Circuit rank

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This graph has circuit rank r = 2 because it can be made into a tree by removing two edges, for instance the edges 1–2 and 2–3, but removing any one edge leaves a cycle in the graph.

In graph theory, a branch of mathematics, the circuit rank, cyclomatic number, cycle rank, or nullity of an undirected graph is the minimum number of edges that must be removed from the graph to break all its cycles, making it into a tree or forest. It is equal to the number of independent cycles in the graph (the size of a cycle basis). Unlike the corresponding feedback arc set problem for directed graphs, the circuit rank r is easily computed using the formula


where m is the number of edges in the given graph, n is the number of vertices, and c is the number of connected components. [1] It is also possible to construct a minimum-size set of edges that breaks all cycles efficiently, either using a greedy algorithm or by complementing a spanning forest.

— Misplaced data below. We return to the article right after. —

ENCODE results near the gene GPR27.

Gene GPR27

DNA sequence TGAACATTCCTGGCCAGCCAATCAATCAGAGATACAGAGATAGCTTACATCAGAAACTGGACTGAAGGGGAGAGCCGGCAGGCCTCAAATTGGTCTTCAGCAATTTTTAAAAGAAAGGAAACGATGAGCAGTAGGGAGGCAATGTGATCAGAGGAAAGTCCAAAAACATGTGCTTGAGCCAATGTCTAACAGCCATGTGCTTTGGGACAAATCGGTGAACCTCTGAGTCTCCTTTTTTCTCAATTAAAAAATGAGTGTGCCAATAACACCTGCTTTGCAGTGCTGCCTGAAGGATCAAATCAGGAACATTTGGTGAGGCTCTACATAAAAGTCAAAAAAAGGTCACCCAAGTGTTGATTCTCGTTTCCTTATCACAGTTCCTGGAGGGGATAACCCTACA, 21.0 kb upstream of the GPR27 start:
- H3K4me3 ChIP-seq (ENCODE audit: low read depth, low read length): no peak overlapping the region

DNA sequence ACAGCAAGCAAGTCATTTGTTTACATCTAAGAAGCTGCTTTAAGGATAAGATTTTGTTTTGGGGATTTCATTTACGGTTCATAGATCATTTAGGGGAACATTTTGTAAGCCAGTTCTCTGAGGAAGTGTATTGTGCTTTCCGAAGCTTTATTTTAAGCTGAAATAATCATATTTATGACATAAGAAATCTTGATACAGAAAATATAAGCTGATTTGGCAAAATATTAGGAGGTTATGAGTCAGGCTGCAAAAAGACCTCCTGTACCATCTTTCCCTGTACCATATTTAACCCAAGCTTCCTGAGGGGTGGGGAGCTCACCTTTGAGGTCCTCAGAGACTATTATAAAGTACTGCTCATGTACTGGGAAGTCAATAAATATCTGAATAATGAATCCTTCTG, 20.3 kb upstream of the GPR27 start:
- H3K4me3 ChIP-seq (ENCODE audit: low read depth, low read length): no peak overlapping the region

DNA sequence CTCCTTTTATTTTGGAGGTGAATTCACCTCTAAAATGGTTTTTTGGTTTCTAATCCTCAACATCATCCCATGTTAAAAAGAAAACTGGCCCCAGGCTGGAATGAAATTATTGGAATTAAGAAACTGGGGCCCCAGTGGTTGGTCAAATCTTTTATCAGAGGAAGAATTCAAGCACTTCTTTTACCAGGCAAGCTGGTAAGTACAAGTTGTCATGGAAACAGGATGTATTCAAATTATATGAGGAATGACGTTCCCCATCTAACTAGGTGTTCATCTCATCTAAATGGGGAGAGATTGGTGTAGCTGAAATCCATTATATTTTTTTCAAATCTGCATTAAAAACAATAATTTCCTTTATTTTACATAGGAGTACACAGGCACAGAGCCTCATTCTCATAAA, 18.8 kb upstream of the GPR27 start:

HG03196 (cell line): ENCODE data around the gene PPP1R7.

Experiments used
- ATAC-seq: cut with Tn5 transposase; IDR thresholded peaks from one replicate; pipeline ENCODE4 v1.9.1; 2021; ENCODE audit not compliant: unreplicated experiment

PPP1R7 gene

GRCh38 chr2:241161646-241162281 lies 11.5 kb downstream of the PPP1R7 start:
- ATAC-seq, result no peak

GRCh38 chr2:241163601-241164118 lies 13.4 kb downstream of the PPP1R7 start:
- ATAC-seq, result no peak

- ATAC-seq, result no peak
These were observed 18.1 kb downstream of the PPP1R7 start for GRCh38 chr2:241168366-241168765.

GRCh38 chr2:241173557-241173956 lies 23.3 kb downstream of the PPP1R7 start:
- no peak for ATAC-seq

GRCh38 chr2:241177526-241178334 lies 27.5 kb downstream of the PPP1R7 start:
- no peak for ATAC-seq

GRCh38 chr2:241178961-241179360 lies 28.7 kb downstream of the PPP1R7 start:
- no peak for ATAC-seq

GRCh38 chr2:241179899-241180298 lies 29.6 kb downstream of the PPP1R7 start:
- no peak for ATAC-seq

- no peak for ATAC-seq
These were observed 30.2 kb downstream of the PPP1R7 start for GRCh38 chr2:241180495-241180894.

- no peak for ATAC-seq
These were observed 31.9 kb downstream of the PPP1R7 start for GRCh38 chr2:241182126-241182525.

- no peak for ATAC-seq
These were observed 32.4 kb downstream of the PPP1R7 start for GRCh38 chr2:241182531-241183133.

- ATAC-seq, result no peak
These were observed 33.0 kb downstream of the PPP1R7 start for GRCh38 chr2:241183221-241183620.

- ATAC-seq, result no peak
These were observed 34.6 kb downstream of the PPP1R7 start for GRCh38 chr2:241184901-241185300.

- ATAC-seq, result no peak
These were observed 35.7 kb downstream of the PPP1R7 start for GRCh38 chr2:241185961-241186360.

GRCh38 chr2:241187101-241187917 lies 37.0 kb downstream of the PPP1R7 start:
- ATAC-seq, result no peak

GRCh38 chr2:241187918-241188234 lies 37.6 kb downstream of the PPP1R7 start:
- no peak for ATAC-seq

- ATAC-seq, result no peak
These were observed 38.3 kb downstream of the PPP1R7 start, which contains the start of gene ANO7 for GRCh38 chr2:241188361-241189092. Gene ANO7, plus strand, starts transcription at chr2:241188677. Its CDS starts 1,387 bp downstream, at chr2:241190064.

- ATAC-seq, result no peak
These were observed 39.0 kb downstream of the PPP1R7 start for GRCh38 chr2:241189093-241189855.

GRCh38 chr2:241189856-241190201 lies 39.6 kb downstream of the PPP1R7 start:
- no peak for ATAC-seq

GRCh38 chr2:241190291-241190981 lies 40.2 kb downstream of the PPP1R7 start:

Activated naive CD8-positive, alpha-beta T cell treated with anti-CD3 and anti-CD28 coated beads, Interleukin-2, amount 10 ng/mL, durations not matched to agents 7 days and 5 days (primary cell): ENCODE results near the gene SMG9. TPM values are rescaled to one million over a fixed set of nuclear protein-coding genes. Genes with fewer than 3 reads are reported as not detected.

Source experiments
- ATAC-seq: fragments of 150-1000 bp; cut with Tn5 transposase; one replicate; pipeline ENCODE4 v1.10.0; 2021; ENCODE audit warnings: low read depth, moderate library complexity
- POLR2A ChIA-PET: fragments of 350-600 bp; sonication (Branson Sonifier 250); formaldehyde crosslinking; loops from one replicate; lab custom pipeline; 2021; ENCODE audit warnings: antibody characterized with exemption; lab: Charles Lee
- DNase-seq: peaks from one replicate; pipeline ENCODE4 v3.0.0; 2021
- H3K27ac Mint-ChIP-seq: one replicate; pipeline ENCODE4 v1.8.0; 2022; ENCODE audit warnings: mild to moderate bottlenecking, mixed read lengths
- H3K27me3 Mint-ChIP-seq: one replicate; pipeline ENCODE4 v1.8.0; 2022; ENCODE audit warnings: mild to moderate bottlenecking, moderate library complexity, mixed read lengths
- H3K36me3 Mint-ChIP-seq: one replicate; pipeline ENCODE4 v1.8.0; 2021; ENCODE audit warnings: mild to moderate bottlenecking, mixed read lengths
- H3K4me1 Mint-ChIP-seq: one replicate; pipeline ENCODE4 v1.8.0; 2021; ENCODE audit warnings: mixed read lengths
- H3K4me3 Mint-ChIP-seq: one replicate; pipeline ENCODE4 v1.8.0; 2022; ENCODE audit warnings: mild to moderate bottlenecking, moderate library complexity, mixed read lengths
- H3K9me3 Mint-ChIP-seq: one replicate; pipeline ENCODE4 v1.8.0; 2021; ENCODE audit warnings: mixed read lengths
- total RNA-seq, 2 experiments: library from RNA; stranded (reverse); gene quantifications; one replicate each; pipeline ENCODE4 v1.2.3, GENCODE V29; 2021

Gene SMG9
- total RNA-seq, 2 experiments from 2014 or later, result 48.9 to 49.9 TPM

The circuit rank can be explained in terms of algebraic graph theory as the dimension of the cycle space of a graph, in terms of matroid theory as the corank of a graphic matroid, and in terms of topology as one of the Betti numbers of a topological space derived from the graph. It counts the ears in an ear decomposition of the graph, forms the basis of parameterized complexity on almost-trees, and has been applied in software metrics as part of the definition of cyclomatic complexity of a piece of code. Under the name of cyclomatic number, the concept was introduced by Gustav Kirchhoff.[2][3]

Matroid rank and construction of a minimum feedback edge set[edit]

The circuit rank of a graph G may be described using matroid theory as the corank of the graphic matroid of G.[4] Using the greedy property of matroids, this means that one can find a minimum set of edges that breaks all cycles using a greedy algorithm that at each step chooses an edge that belongs to at least one cycle of the remaining graph.

Alternatively, a minimum set of edges that breaks all cycles can be found by constructing a spanning forest of G and choosing the complementary set of edges that do not belong to the spanning forest.

The number of independent cycles[edit]